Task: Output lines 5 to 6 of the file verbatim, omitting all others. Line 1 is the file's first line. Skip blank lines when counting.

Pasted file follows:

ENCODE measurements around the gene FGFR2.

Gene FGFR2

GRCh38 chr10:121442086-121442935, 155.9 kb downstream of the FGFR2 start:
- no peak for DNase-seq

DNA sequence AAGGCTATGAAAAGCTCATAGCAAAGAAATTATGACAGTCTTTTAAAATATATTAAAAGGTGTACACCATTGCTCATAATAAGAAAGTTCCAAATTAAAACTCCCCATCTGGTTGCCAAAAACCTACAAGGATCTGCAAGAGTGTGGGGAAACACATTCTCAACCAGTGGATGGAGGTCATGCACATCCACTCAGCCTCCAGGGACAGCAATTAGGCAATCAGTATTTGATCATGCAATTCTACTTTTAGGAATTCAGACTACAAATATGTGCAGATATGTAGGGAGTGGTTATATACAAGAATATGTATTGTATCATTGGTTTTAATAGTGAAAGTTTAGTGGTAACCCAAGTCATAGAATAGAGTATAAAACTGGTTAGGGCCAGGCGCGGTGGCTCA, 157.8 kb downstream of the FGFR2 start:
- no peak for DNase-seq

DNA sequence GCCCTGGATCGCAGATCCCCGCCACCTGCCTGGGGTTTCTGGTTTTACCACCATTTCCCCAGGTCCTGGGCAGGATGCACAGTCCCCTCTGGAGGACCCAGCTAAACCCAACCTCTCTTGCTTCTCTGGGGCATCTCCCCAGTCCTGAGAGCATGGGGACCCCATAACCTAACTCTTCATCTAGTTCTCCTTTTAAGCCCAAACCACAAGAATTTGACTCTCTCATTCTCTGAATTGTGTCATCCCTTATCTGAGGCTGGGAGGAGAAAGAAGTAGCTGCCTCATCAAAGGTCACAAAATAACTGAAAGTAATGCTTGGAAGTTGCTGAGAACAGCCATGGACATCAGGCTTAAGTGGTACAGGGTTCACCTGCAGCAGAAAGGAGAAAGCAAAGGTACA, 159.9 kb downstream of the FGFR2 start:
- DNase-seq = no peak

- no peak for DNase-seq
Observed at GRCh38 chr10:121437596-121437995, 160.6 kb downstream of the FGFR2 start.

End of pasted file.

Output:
DNA sequence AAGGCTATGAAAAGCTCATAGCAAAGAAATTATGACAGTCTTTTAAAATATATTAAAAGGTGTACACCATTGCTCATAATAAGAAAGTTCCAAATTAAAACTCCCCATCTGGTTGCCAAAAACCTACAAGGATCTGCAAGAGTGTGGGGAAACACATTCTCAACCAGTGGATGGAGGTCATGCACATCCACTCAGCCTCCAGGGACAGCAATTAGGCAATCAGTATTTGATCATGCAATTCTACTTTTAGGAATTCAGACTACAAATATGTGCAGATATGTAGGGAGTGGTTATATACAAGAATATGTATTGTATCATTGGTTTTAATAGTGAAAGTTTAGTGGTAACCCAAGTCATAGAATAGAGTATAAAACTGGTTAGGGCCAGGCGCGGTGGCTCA, 157.8 kb downstream of the FGFR2 start:
- no peak for DNase-seq